Yet we continue to argue that the liberal arts should be defended for their economic value. Such defenses of the liberal arts may turn out to be their true downfall, because they leave us with no language to make clear what the liberal arts are worth. In fact, it means that we must evaluate the liberal arts by a criterion — their profitability — that not only is irrelevant to them but corrupts them, orienting them toward goals that are instrumental in nature and preventing them from serving their true humanistic and civic purposes. In fact, one recent essay has suggested that the liberal arts should be designed to foster entrepreneurs rather than human beings and citizens. If that is the goal of education, we don’t need the liberal arts at all. Instead, we can have everyone engage in entrepreneurial studies programs and abandon the study of chemistry, history, political science, anthropology, biology, or geology.
If our only god is money, we live in a sad society. A long time ago John Kenneth Galbraith pointed out in his book The Affluent Society that our narrow focus on marginal economic gains makes no sense in a society that is no longer facing scarcity. While we may not live in the kind of economic wonderland that marked Galbraith’s 1950s, we still live in an affluent society. While a vibrant economy is a public good, and while people need good-paying jobs, that is not all that we are about, and certainly not the heart of what collegiate education is about.
But how, then, to save the liberal arts if emphasizing their economic value debases them and may even prove to be a losing argument empirically? The answer is simple: remember the ancient ideal that the liberal arts serve human and civic purposes and are therefore designed for people with the leisure to study them. But, in a society committed to equality, we cannot permit only the elite to have access to the liberal arts. Instead we must democratize leisure by offering undergraduate college students the time and opportunity to study the liberal arts.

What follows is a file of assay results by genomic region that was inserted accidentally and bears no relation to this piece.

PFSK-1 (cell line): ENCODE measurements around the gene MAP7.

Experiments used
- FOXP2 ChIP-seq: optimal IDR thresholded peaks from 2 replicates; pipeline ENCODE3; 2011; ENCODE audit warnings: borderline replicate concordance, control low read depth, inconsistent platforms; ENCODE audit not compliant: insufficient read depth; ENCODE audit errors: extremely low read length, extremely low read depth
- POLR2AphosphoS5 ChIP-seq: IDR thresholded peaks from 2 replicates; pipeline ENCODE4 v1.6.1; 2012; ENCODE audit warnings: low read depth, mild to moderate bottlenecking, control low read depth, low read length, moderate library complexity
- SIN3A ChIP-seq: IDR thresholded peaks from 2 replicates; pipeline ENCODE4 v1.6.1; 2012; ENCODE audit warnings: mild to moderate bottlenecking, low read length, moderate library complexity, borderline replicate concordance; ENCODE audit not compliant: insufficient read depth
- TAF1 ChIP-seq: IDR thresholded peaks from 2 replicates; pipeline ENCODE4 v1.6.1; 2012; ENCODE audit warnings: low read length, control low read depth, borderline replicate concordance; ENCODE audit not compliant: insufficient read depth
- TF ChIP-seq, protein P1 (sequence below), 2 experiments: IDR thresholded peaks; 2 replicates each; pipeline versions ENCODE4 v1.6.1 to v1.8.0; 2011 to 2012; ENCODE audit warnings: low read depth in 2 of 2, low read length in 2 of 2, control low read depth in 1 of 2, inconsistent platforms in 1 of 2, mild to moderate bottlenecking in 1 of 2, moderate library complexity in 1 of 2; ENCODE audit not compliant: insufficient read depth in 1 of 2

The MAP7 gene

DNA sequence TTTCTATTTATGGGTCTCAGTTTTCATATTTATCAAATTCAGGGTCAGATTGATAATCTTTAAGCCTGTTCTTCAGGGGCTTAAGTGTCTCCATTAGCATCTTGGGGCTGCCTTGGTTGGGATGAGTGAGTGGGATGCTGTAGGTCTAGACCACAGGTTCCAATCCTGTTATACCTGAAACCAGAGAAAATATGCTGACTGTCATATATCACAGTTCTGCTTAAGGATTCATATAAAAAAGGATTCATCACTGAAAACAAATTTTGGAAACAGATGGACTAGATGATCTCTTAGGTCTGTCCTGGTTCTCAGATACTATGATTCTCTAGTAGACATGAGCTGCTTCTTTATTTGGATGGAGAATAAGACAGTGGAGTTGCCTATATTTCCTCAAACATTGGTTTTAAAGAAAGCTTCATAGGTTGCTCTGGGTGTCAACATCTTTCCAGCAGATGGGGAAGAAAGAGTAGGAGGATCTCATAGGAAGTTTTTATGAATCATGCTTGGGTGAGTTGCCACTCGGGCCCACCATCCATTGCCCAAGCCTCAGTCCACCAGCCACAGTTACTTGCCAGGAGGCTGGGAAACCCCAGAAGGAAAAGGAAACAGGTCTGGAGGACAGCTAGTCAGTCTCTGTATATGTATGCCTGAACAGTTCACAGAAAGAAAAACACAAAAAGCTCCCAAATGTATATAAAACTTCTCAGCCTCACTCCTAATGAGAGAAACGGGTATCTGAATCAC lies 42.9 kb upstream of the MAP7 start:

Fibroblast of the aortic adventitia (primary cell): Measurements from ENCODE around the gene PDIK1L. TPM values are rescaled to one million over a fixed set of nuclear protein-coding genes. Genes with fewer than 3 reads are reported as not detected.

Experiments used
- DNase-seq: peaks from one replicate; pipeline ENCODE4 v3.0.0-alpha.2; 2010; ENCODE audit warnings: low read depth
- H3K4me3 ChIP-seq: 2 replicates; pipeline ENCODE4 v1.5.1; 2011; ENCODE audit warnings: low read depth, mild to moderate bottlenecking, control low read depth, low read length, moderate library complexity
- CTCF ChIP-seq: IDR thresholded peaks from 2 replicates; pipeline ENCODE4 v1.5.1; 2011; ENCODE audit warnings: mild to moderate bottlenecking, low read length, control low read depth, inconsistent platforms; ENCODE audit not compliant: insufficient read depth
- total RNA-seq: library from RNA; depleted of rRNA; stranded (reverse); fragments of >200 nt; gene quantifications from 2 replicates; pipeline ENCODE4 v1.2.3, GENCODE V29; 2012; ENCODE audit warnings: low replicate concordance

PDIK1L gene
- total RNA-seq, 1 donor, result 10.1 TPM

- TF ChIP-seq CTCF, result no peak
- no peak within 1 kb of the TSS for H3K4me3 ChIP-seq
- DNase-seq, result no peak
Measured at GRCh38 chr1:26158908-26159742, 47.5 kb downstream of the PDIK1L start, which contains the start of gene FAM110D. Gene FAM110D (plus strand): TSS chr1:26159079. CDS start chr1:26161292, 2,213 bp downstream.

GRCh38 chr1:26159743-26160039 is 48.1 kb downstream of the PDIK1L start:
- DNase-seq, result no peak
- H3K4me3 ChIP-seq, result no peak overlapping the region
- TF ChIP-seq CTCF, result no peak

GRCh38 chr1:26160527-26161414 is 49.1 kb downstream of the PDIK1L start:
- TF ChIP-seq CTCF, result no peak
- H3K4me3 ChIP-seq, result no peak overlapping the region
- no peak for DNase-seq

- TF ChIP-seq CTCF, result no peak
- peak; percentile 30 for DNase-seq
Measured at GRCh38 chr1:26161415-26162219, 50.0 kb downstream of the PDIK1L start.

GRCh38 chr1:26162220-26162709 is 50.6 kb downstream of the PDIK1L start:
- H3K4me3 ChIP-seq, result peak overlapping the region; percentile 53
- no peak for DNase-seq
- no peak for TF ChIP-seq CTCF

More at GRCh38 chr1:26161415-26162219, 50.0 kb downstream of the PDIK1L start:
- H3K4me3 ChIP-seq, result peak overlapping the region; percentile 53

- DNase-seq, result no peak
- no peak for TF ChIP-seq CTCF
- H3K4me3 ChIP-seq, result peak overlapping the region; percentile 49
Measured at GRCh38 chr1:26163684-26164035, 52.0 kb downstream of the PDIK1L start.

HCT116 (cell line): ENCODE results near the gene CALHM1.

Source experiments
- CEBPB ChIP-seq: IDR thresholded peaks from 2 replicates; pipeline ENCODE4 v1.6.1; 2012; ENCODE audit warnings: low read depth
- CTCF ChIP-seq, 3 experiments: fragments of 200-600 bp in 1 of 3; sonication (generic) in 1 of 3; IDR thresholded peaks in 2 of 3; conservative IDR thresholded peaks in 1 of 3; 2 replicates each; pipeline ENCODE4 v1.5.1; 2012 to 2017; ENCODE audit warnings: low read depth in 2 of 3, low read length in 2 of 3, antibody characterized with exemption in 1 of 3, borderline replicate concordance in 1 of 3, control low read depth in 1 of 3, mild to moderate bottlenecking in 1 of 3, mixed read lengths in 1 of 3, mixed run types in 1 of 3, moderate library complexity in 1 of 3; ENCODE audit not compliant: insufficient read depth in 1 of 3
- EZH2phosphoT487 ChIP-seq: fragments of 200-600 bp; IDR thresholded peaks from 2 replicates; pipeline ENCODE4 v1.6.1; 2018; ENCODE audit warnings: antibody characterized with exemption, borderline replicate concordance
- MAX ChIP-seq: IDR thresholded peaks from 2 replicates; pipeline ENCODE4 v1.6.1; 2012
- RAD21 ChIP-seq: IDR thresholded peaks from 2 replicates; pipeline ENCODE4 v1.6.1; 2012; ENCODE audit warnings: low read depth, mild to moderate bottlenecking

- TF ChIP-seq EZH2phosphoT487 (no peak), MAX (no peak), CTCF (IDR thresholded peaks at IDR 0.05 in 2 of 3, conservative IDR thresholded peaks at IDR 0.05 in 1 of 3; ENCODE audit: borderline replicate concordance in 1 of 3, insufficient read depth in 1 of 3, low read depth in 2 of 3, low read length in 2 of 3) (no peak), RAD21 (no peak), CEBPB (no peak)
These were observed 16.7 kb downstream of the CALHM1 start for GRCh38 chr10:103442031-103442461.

The way forward, then, is simple. Instead of seeing college as a private investment, we must consider it a public good. If we remember the generation that was educated after World War II, generous public support meant that they could afford -- economically -- to spend four years studying the subject that most interested or spoke to them, and then they took their education and did millions of things with it that helped us develop a richer society, not just in terms of wealth but in terms of knowledge, art, and citizenship. That generation could do so because they did not have to take on thousands of dollars in debt and to worry all the time about how to pay for it. They could do so because public support for their education -- meaning low tuition for students thanks to tax support for America’s colleges -- gave them the freedom -- the leisure -- to study.
The liberal arts are declining because today’s students do not have the leisure to study, much less to study hard. They are worried about their student debt and how to pay it off. They are working long hours at a job that should be spent engaged in study or conversation. They are told that they have to make their college degrees pay for themselves, and we have in turn robbed them of the freedom -- in the ancient sense -- that was the precondition for studying the liberal arts. Saving the liberal arts, then, requires restoring to students the freedom to engage in them.
Johann Neem is associate professor of history at Western Washington University.